This project was born with a focus on the experience that hospitalized children in need of a surgical operation go through, and on the ways in which this experience can be improved. Conversations with health care professionals helped us to identify the moments immediately preceding a surgical operation as the most important and significant in this sense, which led to us making them the main focus of this project.
Undergoing a surgical operation is, in fact, a stressful experience for anybody, but it is often worse for children. Stress levels tend to be at their highest during the transfer to the operating room, for which the child has to be moved from their hospital bed to a stretcher. The situation can become even more stressful in cases when the young patient is forced to wait outside the operating room for a considerable amount of time, something that is not so infrequent. This sequence of events could easily create a mix of stress, anxiety and fear in adults – all feelings that are naturally amplified when dealing with children. It is for this reason that Cieli Azzurri has elected to invest resources on a project that has the objective of improving the quality of the hours that precede a surgical operation for children hospitalized at Milan’s Policlinic Hospital.
In order to reach this objective, we intend to launch two separate initiatives. The first has the aim of providing the Policlinic’s Pediatric Surgery Unit with a stretcher that has been modified to look more colourful and captivating than an average, cold-looking steel stretcher. This modified vehicle would, of course, maintain all the certifications and safety standards of a normal stretcher: it would simply sport a “softer” look. Some of the ideas that we are currently working on include a colourful locomotive, a stylized taxi or a little plane. This approach has already been successfully used in other facilities, and it aims to alleviate the psychological weight of a transfer to an operating room by transforming it in a sort of “travel”, in an adventure. Little things like this can actually make a great deal of difference in the mental state with which a child approaches this experience, and having a captivating-looking stretcher would contribute to letting the child’s fantasy run wild, thus distracting them from the situation.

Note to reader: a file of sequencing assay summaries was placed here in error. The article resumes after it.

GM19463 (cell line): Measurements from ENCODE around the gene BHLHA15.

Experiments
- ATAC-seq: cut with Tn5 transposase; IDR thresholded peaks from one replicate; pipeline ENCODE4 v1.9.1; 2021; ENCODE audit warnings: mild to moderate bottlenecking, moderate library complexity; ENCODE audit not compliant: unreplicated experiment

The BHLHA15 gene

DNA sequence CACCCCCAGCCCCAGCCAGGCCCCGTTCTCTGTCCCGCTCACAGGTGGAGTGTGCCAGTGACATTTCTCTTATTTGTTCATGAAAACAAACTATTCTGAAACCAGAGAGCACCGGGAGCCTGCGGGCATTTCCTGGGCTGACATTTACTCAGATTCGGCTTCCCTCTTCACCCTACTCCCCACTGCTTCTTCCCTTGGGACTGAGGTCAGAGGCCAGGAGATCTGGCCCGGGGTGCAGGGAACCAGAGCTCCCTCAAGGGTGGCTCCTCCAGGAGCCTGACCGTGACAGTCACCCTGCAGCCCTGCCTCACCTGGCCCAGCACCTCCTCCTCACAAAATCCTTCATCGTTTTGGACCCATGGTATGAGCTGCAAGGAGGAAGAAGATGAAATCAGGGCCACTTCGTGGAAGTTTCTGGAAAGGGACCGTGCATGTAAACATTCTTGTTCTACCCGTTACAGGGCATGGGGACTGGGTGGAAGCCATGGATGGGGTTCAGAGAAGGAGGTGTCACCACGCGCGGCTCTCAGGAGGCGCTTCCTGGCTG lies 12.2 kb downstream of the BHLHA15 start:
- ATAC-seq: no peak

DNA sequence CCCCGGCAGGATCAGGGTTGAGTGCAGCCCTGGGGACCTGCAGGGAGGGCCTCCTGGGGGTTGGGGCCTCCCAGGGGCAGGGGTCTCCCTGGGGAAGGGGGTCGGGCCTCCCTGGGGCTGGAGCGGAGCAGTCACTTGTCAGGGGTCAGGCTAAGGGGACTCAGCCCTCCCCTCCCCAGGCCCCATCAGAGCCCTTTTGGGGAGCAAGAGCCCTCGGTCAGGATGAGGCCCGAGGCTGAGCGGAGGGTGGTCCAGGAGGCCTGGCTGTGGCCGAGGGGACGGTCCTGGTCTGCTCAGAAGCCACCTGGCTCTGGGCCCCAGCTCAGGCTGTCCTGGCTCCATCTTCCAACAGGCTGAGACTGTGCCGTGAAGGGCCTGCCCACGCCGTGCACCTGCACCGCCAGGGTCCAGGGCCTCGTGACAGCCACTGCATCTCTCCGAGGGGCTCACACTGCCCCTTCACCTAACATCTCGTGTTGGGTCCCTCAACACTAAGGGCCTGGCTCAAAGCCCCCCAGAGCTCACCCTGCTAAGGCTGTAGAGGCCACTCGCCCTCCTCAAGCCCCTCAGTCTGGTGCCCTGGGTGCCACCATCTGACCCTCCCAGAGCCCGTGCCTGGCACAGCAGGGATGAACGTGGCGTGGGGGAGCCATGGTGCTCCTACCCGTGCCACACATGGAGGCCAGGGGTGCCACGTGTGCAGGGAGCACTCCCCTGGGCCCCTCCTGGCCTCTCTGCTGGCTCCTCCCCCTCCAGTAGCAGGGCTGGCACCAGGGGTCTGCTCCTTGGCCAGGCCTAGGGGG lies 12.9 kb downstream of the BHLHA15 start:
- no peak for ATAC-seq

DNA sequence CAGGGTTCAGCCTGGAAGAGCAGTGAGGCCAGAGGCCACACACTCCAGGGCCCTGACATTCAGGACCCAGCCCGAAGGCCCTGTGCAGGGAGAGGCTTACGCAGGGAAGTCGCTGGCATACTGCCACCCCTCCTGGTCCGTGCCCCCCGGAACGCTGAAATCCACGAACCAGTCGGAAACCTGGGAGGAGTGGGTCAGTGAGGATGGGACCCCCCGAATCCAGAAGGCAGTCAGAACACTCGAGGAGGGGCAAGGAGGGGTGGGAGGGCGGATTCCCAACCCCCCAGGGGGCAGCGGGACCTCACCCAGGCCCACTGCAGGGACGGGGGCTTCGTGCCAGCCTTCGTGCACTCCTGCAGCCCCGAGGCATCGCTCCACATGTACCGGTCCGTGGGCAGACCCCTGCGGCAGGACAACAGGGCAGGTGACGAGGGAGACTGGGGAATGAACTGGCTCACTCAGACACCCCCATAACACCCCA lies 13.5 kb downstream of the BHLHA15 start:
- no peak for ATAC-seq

The second initiative, on the other hand, would focus on the waiting area in which patients have to stay while the operating room is being prepared. The intention is to designate a part of this area to be used just for children, and to outfit it with television screens or monitors on which to broadcast cartoons or other relaxing images and videos. The objective is still to distract children, helping them to forget, at least for a time, the situation that they are in, and thus helping them to get through what can be a very stressful waiting period.
We are convinced that these two changes would make a substantial difference in the experience that a child in need of a surgical operation would have to face during their hospitalization. We aim to help making this experience as little traumatic as possible, alleviating the psychological weight on both the young patients and their families. If you wish to support us in this endeavour, kindly visit the “What You Can Do” section of this website. For an online donation, you can click on the “Donate Now” button in the top-right corner of this page; by selecting “Without Fear” from the options available you can choose to support this project directly.